Amusing Monday: Vancouver, B.C., youth takes three photo awards

Liron Gertsman, 17, of Vancouver, British Columbia, surprised even the judges in Audubon’s annual photo contest. Liron submitted the best photo among youth entries, according to the judges. But beyond that, he was awarded the only two honorable mentions given in his division. The judges themselves were unaware of the trifecta until the winners were tallied.

Grand prize winner: Great gray owl by Steve Mattheis, 2018 Audubon Photography Awards

“Judging is anonymous, so we had no idea that Liron swept the entire youth category, not only the winning image but also two honorable mentions,” Sabine Meyer, one of six judges in the contest, said in an email. “His photos exhibit quite a sophisticated and mature eye, and he is very deliberate in his image making – blurs, extreme close up, monochromatic palette with a backlit bird.

“He is not afraid to push the conventions of classical bird photography aside and invent his own visual vocabulary,” she said. “It’s rare, at any age! I look forward to seeing what he produces in the years to come and hope that other young photographers get inspired and pick up an interest in birds and bird conservation.”

Youth winner: Cobalt-winged parakeets by Liron Gertsman, 2018 Audubon Photography Awards

A sweep in one category has never been seen before in the nine years of the Audubon Photography Awards.

The grand prize winner in the contest is Steve Mattheis of Jackson, Wyo., who submitted a photo of a great gray owl taken in Teton County, Wyo. The professional winner is Gary R. Zahm of Los Banos, Calif., whose photo of a group of black-necked stilts was taken in a wetland in Merced National Wildlife Refuge in California. The amateur winner is Diana Rebmanof Burlingame, Calif., who photographed a long-tailed tit in Akan-Mashu National Park in Japan.

Information about all the winning photos, including the honorable mentions, can be seen on the webpage “The 2018 Audubon Photography Awards.” A display of the Top 100 photos in the contest include seven more noteworthy submissions by Liron Gertsman, a recent graduate of Point Grey Secondary School in Vancouver.

Youth honorable mention: Bald eagle by Liron Gertsman, 2018 Audubon Photography Awards

The top 100 includes many stunning photos, including these from Washington state residents:

  • A western grebe taken at Ocean Shores by professional photographer Tim Boyer of Bellevue,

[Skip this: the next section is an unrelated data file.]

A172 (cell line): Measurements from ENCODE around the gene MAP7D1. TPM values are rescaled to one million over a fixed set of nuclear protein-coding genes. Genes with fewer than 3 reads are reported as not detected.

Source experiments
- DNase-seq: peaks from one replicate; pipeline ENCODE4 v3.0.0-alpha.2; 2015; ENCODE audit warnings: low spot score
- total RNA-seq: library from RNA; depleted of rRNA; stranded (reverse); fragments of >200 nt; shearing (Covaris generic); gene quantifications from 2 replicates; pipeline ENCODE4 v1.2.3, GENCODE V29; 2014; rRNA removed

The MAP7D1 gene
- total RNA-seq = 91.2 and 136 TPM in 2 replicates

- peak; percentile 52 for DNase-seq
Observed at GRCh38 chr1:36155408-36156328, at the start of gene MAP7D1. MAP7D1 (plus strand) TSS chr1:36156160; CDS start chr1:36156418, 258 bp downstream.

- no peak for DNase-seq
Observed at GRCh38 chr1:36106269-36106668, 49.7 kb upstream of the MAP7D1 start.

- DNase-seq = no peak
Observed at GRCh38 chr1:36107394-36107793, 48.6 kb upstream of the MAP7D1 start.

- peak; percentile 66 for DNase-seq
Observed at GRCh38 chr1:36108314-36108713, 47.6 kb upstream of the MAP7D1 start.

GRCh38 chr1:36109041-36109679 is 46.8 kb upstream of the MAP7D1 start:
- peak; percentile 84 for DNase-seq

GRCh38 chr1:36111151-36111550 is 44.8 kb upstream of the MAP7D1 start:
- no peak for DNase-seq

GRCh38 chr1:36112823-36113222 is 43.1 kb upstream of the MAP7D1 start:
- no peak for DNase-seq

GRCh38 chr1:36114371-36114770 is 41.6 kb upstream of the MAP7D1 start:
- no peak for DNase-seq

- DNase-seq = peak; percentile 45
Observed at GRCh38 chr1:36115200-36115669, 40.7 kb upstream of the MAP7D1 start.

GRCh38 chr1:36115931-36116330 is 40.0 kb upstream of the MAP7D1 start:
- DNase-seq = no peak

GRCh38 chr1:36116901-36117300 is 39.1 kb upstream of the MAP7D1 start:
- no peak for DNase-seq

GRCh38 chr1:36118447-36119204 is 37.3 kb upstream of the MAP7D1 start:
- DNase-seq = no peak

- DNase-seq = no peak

• A golden-crowned kinglet taken at Cottage Lake Park near Woodinville by professional photographer Jacob McGinnis, a resident of Woodinville,
  • An American robin taken by amateur Joanie Christian near her home in Colville, Wash.

Liron’s winning photo captures a group of cobalt-winged parakeets in a national park in Ecuador, according to a story written by reporter Dan Fumano of the Vancouver Sun. To get the shot, Liron ventured deep into the Amazon rainforest.

Youth honorable mention: Fawn-breasted brilliant by Liron Gertsman, 2018 Audubon Photography Awards

“The parakeets are super-shy,” Liron was quoted as saying. “One twig snaps and they’re all gone … But after five hours the first day, and five hours the second day, on the third day after about three hours, the magic finally happened.”

Liron’s photos can be viewed on his website Liron Gertsman Photography, including a special presentation of his visit to Ecuador. Liron is scheduled to attend the University of British Columbia, where he will study science.

More than 8,000 photographs were submitted in the ninth annual Audubon Photography Contest. The winning photos and honorable mentions will be featured in “Audubon” magazine and “Nature’s Best Photography” magazine. They will also be part of a nature photography exhibition at the Smithsonian National Museum of Natural History.

Amateur honorable mention: Wood duck by Scott Suriano, 2018 Audubon Photography Awards

This year, the contest celebrates the many birds protected under the 100-year-old Migratory Bird Treaty Act, called the most important bird conservation law by Audubon officials, who have launched a campaign to maintain the law against attacks from the Trump Administration and some members of Congress.

The Department of Interior announced last year that it would no longer enforce incidental takes of birds, giving more leeway to kill birds as part of power line installations, oil spills and other industrial operations, according to Audubon officials.

Sarah Greenberger, Audubon’s vice president for conservation, said a broad effort to undermine numerous environment protections includes a target placed on the bird-protection law.

“There have been a number of attempts to weaken the law,” she said. “And some industries would rather be free of the requirements … But a vast majority of Americans support the MBTA. There is a hundred-year record that proves it is possible to have robust economic activity and environmental laws.”

Go to Audubon’s website to learn more about the campaign to maintain the Migratory Bird Treaty Act.

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